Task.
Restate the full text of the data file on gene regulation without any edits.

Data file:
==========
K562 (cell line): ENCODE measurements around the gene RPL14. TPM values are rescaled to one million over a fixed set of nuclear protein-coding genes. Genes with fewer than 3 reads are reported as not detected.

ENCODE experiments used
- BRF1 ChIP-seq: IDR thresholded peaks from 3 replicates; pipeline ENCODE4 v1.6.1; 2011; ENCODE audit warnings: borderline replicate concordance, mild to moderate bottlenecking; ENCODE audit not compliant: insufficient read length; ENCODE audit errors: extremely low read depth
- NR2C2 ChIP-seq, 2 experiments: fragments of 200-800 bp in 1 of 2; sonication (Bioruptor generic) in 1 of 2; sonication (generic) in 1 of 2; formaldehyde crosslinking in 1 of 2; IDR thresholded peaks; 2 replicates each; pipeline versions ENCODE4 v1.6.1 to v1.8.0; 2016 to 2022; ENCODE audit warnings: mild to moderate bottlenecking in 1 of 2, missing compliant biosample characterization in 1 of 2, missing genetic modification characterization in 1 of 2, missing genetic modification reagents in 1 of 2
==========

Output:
K562 (cell line): ENCODE measurements around the gene RPL14. TPM values are rescaled to one million over a fixed set of nuclear protein-coding genes. Genes with fewer than 3 reads are reported as not detected.

ENCODE experiments used
- BRF1 ChIP-seq: IDR thresholded peaks from 3 replicates; pipeline ENCODE4 v1.6.1; 2011; ENCODE audit warnings: borderline replicate concordance, mild to moderate bottlenecking; ENCODE audit not compliant: insufficient read length; ENCODE audit errors: extremely low read depth
- NR2C2 ChIP-seq, 2 experiments: fragments of 200-800 bp in 1 of 2; sonication (Bioruptor generic) in 1 of 2; sonication (generic) in 1 of 2; formaldehyde crosslinking in 1 of 2; IDR thresholded peaks; 2 replicates each; pipeline versions ENCODE4 v1.6.1 to v1.8.0; 2016 to 2022; ENCODE audit warnings: mild to moderate bottlenecking in 1 of 2, missing compliant biosample characterization in 1 of 2, missing genetic modification characterization in 1 of 2, missing genetic modification reagents in 1 of 2